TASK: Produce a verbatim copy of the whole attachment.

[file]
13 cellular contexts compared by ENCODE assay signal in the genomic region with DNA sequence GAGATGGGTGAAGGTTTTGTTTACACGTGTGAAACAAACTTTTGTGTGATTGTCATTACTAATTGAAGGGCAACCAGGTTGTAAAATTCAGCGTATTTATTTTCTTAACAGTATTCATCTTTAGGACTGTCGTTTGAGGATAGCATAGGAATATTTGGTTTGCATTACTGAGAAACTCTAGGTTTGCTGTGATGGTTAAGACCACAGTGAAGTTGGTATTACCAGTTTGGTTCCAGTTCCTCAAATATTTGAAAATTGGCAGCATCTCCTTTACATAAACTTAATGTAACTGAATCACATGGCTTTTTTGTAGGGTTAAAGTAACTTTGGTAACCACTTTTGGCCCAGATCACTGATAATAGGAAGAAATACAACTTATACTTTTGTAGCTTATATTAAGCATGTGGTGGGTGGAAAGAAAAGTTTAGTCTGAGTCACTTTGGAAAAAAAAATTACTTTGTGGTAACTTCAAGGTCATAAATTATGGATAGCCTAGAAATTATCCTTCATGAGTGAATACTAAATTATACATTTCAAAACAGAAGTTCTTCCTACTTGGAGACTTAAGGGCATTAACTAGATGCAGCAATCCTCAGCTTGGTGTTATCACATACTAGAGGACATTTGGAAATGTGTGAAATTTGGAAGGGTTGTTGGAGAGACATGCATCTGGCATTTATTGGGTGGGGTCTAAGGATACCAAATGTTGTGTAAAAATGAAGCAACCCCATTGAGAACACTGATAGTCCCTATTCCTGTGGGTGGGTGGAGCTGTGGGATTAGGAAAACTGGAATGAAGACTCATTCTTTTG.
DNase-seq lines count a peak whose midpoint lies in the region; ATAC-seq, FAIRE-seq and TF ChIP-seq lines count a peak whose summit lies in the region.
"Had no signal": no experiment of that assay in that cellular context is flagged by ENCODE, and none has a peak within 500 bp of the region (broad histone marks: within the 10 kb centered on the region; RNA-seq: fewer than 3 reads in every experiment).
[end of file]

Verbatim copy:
13 cellular contexts compared by ENCODE assay signal in the genomic region with DNA sequence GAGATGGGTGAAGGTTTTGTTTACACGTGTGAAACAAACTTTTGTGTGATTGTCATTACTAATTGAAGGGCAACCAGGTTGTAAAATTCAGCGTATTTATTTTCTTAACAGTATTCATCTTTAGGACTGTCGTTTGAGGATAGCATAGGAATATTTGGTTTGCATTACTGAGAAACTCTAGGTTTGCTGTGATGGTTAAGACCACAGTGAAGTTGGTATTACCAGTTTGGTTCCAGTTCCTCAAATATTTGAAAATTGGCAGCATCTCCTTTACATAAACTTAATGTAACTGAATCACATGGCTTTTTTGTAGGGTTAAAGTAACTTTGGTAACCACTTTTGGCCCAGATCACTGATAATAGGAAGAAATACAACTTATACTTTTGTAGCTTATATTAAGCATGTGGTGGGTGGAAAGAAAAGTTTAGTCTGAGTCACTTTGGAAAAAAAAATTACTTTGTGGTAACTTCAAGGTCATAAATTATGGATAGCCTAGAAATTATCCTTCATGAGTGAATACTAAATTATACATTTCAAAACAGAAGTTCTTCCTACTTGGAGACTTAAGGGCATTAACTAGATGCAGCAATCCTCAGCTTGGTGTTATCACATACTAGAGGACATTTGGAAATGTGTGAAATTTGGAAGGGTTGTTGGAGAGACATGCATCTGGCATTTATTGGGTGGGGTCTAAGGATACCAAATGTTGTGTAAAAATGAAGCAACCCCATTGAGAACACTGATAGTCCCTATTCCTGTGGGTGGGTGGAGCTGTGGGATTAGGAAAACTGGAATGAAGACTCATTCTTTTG.
DNase-seq lines count a peak whose midpoint lies in the region; ATAC-seq, FAIRE-seq and TF ChIP-seq lines count a peak whose summit lies in the region.
"Had no signal": no experiment of that assay in that cellular context is flagged by ENCODE, and none has a peak within 500 bp of the region (broad histone marks: within the 10 kb centered on the region; RNA-seq: fewer than 3 reads in every experiment).